Pavan Arora speaks to Pharmatimes about recruitment trends in the Pharmaceuticals industry.
A study by Acorn Recruitment shows that more people applied for pharmaceutical jobs in 2019 than for any other sector. For each position advertised by the firm, an average of 30 candidates applied, making it the most popular sector UK wide.
As we forge into 2020, numbers applying for jobs within the pharmaceutical industry are healthy where other industries are unable to make the same claim. Like most sectors there are, of course, still talent shortages in some industry areas, but with a healthy uptake in numbers generally we would expect the benefits of this to continue to be forthcoming for years to come.
Application rates for roles across retail and production floor areas in particular are burgeoning, with individuals increasingly turning to the industry as a safe environment in an otherwise uncertain retail market generally. If you want a job as a production operative, the prospect of working within the pharmaceutical industry is far more attractive than industrial and other environments.
While demand for production floor roles makes the pharmaceuticals industry number one for many, however, there is work to be done elsewhere. Specialist and experienced research and development, pharma sales and clinical roles continue to be blighted by talent shortages and record low unemployment. The growth of people entering the industry at junior and entry level is therefore good news, in that it gives the entire industry opportunity to finally tackle those existing talent shortages by upskilling, training and funding qualifications which allow individuals to progress into more specialist positions.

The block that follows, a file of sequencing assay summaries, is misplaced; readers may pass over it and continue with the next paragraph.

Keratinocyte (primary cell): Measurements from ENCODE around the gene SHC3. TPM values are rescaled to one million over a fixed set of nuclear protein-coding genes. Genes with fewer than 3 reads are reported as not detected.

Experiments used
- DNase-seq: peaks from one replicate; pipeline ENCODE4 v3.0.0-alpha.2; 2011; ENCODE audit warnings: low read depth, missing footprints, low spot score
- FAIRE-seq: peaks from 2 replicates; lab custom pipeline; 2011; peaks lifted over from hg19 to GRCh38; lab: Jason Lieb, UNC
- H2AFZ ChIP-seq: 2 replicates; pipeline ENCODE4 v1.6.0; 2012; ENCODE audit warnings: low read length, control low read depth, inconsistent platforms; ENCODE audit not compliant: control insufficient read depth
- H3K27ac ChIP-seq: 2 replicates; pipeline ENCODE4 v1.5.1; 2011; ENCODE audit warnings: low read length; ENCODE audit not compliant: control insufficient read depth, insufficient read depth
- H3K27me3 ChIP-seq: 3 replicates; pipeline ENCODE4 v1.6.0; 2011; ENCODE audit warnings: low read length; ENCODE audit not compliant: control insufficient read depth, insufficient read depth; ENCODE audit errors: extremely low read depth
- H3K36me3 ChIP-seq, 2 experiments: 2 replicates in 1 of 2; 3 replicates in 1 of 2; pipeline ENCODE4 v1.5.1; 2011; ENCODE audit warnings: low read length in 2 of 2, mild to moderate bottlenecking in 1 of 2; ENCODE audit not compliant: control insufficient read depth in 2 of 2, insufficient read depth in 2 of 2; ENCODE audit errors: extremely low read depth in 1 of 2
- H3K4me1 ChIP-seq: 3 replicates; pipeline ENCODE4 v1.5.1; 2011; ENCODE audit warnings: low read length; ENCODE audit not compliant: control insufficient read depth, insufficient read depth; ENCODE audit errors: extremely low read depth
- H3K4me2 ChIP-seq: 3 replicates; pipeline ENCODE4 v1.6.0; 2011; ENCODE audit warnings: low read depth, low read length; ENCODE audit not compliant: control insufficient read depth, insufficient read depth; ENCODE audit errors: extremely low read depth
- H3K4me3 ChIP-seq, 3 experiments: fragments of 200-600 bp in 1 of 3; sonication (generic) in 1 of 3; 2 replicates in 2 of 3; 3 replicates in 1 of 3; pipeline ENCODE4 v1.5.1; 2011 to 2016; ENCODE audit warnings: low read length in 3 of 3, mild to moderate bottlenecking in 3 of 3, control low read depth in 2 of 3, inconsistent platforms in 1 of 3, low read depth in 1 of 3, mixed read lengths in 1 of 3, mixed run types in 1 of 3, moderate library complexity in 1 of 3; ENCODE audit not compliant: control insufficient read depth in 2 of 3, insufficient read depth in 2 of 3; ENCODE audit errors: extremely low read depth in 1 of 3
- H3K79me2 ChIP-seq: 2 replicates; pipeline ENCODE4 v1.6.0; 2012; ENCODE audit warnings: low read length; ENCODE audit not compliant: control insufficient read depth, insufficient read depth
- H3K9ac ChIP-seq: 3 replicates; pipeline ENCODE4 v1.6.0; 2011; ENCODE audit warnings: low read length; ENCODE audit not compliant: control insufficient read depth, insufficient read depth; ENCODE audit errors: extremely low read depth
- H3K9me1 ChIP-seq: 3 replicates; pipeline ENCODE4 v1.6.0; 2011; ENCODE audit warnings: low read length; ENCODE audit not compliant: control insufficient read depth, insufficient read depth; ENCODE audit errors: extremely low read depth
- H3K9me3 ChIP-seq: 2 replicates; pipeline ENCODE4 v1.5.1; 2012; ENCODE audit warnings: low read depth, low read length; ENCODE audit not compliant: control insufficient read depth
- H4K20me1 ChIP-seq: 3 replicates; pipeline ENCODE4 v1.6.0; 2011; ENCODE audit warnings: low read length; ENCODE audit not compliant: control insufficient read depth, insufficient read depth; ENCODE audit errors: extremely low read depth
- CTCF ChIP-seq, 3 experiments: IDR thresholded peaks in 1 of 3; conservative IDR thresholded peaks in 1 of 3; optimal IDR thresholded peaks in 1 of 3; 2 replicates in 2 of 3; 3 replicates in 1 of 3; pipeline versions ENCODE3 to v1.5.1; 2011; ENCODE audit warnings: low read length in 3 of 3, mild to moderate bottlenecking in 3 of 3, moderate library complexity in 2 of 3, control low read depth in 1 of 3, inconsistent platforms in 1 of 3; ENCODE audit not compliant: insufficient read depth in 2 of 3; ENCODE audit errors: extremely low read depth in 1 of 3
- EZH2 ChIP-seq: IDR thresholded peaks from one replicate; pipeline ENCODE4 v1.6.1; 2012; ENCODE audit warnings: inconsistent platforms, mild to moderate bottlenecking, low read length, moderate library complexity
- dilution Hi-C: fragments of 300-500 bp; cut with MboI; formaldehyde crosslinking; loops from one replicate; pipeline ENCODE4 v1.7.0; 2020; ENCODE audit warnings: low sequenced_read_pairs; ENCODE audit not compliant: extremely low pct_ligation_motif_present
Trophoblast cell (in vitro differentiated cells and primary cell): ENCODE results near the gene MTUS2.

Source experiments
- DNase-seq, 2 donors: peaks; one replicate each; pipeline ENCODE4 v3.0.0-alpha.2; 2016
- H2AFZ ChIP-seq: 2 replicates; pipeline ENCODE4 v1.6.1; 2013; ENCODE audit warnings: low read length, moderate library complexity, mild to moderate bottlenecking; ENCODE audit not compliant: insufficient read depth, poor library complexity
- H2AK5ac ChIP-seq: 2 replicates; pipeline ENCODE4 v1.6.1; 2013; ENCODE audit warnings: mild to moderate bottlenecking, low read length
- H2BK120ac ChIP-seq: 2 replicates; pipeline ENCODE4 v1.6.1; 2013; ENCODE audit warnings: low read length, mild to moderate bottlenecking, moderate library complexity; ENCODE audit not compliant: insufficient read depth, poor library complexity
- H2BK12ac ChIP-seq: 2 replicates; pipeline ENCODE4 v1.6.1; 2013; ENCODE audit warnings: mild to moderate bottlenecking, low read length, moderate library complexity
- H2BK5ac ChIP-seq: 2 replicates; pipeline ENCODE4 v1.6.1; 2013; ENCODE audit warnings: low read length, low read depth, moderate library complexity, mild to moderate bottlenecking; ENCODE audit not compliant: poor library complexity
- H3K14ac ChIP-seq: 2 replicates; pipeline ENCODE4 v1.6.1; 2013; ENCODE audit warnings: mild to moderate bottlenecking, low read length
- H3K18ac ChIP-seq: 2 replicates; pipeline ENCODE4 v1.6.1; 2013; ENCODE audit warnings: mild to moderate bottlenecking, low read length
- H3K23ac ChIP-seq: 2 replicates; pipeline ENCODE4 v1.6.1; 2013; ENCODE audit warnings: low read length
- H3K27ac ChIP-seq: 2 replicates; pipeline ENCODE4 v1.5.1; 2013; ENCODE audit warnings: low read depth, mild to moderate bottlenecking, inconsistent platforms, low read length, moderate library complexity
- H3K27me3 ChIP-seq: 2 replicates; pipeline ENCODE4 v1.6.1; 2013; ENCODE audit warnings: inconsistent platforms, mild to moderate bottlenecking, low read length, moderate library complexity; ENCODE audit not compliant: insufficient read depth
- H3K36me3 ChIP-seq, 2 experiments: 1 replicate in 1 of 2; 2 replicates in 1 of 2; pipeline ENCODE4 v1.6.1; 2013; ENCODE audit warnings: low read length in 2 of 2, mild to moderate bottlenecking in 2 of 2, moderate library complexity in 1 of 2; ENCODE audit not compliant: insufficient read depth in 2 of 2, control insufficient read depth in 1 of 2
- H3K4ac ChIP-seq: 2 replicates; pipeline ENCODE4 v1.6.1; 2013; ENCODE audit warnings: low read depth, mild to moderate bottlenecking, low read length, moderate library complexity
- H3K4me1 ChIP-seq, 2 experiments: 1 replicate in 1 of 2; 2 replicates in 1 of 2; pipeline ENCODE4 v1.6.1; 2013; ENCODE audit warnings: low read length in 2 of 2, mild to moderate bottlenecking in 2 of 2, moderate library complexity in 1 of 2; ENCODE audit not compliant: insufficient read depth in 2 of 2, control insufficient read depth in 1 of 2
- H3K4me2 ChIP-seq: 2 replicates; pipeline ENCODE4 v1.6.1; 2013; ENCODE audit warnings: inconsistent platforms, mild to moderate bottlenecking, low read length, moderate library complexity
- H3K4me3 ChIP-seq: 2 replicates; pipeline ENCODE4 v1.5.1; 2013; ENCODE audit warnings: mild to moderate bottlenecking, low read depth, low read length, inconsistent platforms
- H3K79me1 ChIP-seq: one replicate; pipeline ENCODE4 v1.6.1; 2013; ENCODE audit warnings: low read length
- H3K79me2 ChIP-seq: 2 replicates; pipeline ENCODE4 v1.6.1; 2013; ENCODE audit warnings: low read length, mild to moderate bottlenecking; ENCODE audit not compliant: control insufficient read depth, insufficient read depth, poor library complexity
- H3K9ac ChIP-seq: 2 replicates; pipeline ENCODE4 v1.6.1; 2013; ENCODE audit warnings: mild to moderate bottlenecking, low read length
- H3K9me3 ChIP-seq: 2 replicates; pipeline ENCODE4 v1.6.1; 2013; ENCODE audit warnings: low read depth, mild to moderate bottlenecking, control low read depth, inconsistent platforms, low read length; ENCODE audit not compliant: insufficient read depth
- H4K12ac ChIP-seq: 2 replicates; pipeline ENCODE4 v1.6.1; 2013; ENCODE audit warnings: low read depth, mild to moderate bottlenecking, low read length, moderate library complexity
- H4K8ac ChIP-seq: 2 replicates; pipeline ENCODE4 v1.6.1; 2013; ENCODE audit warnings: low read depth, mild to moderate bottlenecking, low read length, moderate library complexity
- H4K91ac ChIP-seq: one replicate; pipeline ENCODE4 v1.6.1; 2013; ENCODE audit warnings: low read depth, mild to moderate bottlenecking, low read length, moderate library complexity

Tackling lower application rates for more specialised jobs within the pharmaceutical industry relies on employers also looking positively at the high rates of interest for shop floor jobs and acting accordingly. After all, imbalance can be positive, especially if the right training and associated funding is provided to enable production ops to cross-train. It’s also a chance to think of possible apprenticeships that could help too, for instance.
What is apparent either way is that the pharmaceutical industry is thriving. The number of UK companies has increased, R&D continues apace nationwide and the UK Government has committed money to areas including advanced therapy and medicines, and vaccine development.
In short, with effective forward-planning, training and upskilling opportunities, the pharmaceuticals industry has a greater chance than any to prosper and make the forthcoming decade a wholly successful one, in so many ways.
Take a look at Pavan's piece on PharmaTimes here.